A war on a woman to reclaim the streets, bars and nightclubs from shady bastards



Once a high performing medical student, Cassie (Carey Mulligan) was considered a Promising young woman (18) until a mysterious event derails his life. Working as a waitress, Cassie now offers a different kind of promise, luring predatory men into her web before terrorizing them to see the error of their ways. Next, Cassie reunites with her old college friend Ryan (Bo Burnham), who appears to be the rarest beast – “a nice guy.” Is Cassie about to take charge of her life?

Written and Directed by Emerald Fennell (Nurse Patsy Mount in Call the midwife and Camilla Parker Bowles in The crown), Promising young woman is a potent mix of personal and politics: As Cassie wages her war on a woman to reclaim the streets, bars and nightclubs from the shady trash preying on vulnerable women, her story becomes a story, in which the female of the species is really more lethal than the male.

That the film is both timely and important is a no-brainer, but Emerald Fennell doesn’t just confuse male privilege, delivering a masterclass in tension and palpable danger as Cassie wades ever further into the deepest depths. darker revenge thriller. Indeed, one of the nicer things about the movie is that you don’t know what Cassie might do next, or how far she will push her revenge, and Carey Mulligan is just stunning in the delightfully understated lead role. (and exhibiting fabulous comedic timing) like a Latter-day Medea who believes in some primal but entirely appropriate form of justice.

A strong supporting cast includes Alison Brie and Laverne Cox, but the real stars here are Carey Mulligan and Emerald Fennell, the latter showing fierce talent in her feature debut as a writer-director. (Sky / Now TV)

Love and Monsters (****)

Ariana Greenblatt and her canine friend in Love and Monsters. Photo: Jasin Boland.

Set in the aftermath of a global radioactive fallout that transformed tiny creatures into dinosaur-sized cockroaches, ants, spiders and toads, Love and monsters (12A) stars Dylan O’Brien as Joel, a chef who has spent the past seven years locked in an underground bunker with a small colony of survivors.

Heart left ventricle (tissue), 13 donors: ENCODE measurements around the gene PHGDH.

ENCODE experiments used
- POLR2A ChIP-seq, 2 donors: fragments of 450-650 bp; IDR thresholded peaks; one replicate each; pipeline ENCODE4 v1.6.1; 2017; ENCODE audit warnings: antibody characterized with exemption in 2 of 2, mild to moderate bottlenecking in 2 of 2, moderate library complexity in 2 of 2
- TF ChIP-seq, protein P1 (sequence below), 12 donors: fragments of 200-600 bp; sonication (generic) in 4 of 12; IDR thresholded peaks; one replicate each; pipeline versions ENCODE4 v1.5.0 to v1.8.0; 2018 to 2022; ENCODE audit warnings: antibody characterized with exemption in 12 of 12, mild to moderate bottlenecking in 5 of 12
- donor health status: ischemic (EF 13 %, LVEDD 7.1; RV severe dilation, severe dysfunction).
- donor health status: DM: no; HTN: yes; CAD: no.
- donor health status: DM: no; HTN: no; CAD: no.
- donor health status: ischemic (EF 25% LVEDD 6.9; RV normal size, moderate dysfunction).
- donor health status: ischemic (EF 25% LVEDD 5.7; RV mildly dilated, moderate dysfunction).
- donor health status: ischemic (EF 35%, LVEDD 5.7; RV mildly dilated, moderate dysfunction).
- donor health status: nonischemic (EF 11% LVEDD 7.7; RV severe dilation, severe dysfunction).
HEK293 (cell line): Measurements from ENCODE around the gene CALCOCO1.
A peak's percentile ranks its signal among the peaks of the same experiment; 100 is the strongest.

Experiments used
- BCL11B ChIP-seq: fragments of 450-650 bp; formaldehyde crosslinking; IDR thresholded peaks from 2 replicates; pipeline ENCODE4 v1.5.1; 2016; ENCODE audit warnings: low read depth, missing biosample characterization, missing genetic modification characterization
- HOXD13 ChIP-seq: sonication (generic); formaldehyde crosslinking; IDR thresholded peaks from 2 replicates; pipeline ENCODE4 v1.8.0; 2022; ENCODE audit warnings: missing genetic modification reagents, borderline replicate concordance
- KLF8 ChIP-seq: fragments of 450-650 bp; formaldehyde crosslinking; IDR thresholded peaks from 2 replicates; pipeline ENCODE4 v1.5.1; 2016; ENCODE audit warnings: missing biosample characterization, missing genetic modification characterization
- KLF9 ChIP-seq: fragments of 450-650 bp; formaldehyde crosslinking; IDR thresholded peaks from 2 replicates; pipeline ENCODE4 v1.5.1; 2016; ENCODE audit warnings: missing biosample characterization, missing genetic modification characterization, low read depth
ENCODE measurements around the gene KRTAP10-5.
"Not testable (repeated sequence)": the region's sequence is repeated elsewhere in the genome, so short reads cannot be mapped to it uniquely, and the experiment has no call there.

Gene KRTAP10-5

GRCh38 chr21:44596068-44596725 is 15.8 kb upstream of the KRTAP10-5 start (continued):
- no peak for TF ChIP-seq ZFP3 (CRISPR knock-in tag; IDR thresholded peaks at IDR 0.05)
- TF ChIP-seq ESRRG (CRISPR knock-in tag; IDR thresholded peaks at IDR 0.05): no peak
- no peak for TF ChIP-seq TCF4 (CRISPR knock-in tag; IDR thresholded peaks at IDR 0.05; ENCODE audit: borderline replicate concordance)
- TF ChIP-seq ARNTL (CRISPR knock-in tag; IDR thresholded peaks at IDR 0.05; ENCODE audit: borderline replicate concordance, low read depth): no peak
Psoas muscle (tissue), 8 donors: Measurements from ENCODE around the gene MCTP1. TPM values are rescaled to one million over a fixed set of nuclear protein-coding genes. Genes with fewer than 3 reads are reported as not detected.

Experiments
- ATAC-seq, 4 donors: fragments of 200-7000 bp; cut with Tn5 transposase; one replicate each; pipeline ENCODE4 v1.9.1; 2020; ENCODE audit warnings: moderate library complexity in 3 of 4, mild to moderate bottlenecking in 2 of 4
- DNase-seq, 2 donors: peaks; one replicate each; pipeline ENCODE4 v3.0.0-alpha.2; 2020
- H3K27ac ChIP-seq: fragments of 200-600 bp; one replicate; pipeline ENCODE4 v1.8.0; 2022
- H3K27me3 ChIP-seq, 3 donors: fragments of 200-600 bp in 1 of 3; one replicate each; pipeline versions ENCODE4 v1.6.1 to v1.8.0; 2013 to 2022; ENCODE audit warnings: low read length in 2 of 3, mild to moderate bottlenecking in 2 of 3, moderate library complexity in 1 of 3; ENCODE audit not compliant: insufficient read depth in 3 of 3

When Joel learns that his teenage girlfriend, Aimee (Jessica Henwick), lives in a settlement 85 miles away, he decides to embark on the potentially deadly trek – what’s the point of surviving, after all, without love? Armed only with a crossbow, a real pea shooter given the monsters he is likely to encounter, Joel sets out to find Aimee.

Written by Matthew Robinson and Brian Duffield, under the direction of Michael Matthews, Love and monsters is a refreshing and upbeat take on the traditionally dark post-apocalypse tale. Joel encounters many dangers on his journey, of course – there are nuances from The Lost World and Jurassic Park movies to his near-death escapes from weird and wonderful beasts – but he also makes new friends, including a dog. called Boy, the unlikely duo of Clyde (Michael Rooker) and his carrier daughter Minnow (Ariana Greenblatt), and a dying robot called Mavis (voiced by Melanie Zanetti).

Dylan O’Brien is a very friendly company on the trip, with self-deprecating Joel well aware of his many limitations, which include the annoying habit of physically freezing in times of stress. Filled with thrills and excesses, and a crowd of increasingly inventive monsters, Love and Monsters is a charming old-fashioned thread in the tradition of Saturday mornings, and one that subtly informs us that there is much more in life than hiding from danger. (Netflix)

In the labyrinth (***)

In the labyrinth: "gripping throughout"
Into the Labyrinth: “grab it everywhere”

In the labyrinth (15A) begins with Samantha (Valentina Bellé) waking up in the hospital to be greeted by psychologist Dr Green (Dustin Hoffman), who informs her that she is finally safe. It turns out that Samantha was kidnapped when she was 13; fifteen years later, she managed to escape the “labyrinth” which she vaguely remembers.

It’s Dr. Green’s job to find out who kidnapped Samantha and where she was held, an investigation that quickly becomes complicated when Samantha insists her investigation “is a game.” Meanwhile, dying debt collector Genko (Toni Servillo), who investigates Samantha’s reappearance as a sort of redemptive penance for her wasted life, begins to realize that Samantha’s kidnapper is some kind of demonic bunny who bears the nickname “Rabbit”.

Adapted by Donato Carrisi from his own novel, edited by Carrisi himself, In the labyrinth is a feverish mix of psychological thriller, dark private investigator and dark fairy tale. The mix is ​​not always successful, although the main actors, and in particular the grizzled and smoldering Toni Servillo in the chain, are convincing on their own; As the loosely linked strands of the plot are woven together, the film takes on the hallucinatory quality of a feverish dream, in which any sort of madness can arise, and it frequently does.

That said, it remains captivating throughout and somehow manages to deliver a finale that makes the chaos meaningful. (digital version)


Previous Vakeel Saab movie review and rating on Twitter
Next Cork director Pat Collins' movie about Henry Glassie is utterly alluring